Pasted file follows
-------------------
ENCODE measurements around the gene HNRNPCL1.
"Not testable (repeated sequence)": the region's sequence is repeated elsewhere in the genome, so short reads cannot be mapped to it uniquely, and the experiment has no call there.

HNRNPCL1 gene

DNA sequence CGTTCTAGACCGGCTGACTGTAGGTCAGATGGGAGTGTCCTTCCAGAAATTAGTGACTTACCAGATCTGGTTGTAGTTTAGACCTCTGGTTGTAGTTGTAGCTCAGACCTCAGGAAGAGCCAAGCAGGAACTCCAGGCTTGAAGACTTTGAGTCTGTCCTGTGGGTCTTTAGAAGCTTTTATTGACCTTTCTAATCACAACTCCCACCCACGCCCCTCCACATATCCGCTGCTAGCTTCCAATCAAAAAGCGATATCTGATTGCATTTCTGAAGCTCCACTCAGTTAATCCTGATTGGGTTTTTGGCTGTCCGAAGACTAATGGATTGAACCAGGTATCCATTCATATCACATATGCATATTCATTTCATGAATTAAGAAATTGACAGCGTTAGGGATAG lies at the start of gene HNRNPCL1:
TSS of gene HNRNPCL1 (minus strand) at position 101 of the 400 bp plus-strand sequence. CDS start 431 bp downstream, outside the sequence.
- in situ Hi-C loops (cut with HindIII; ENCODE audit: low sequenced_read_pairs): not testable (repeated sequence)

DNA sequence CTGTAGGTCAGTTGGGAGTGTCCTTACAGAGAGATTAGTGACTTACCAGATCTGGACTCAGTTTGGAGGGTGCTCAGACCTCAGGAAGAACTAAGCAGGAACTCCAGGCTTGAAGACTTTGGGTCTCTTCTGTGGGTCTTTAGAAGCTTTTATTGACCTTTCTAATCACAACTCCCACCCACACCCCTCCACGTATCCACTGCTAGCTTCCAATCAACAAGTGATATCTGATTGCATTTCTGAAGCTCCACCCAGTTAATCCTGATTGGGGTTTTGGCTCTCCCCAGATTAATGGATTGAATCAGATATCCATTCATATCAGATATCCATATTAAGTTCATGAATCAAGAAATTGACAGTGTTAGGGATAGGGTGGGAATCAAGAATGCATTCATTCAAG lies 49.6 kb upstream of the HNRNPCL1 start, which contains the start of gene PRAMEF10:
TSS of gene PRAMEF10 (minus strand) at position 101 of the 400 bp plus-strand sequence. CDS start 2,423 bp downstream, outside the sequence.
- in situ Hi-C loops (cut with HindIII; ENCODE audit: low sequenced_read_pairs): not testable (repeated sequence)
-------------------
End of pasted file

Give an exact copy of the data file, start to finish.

ENCODE measurements around the gene HNRNPCL1.
"Not testable (repeated sequence)": the region's sequence is repeated elsewhere in the genome, so short reads cannot be mapped to it uniquely, and the experiment has no call there.

HNRNPCL1 gene

DNA sequence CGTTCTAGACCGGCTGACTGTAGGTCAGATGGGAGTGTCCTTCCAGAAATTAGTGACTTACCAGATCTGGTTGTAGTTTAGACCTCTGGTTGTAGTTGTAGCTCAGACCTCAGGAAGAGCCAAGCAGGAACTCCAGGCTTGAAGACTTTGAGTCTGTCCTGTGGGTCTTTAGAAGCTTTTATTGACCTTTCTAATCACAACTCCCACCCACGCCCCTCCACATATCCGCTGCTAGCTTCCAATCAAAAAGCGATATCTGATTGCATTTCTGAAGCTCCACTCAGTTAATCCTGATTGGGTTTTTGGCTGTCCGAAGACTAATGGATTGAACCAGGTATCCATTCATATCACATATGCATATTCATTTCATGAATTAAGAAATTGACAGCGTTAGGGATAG lies at the start of gene HNRNPCL1:
TSS of gene HNRNPCL1 (minus strand) at position 101 of the 400 bp plus-strand sequence. CDS start 431 bp downstream, outside the sequence.
- in situ Hi-C loops (cut with HindIII; ENCODE audit: low sequenced_read_pairs): not testable (repeated sequence)

DNA sequence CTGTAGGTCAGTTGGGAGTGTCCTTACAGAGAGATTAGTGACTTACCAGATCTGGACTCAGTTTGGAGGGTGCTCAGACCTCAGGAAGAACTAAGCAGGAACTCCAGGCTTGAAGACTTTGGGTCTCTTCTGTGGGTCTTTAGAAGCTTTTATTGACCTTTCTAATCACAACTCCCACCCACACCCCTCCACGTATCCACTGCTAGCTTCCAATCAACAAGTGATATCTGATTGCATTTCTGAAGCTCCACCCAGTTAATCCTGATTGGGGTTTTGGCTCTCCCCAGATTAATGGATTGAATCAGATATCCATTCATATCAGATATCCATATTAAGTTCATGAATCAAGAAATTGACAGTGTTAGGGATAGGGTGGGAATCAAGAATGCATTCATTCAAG lies 49.6 kb upstream of the HNRNPCL1 start, which contains the start of gene PRAMEF10:
TSS of gene PRAMEF10 (minus strand) at position 101 of the 400 bp plus-strand sequence. CDS start 2,423 bp downstream, outside the sequence.
- in situ Hi-C loops (cut with HindIII; ENCODE audit: low sequenced_read_pairs): not testable (repeated sequence)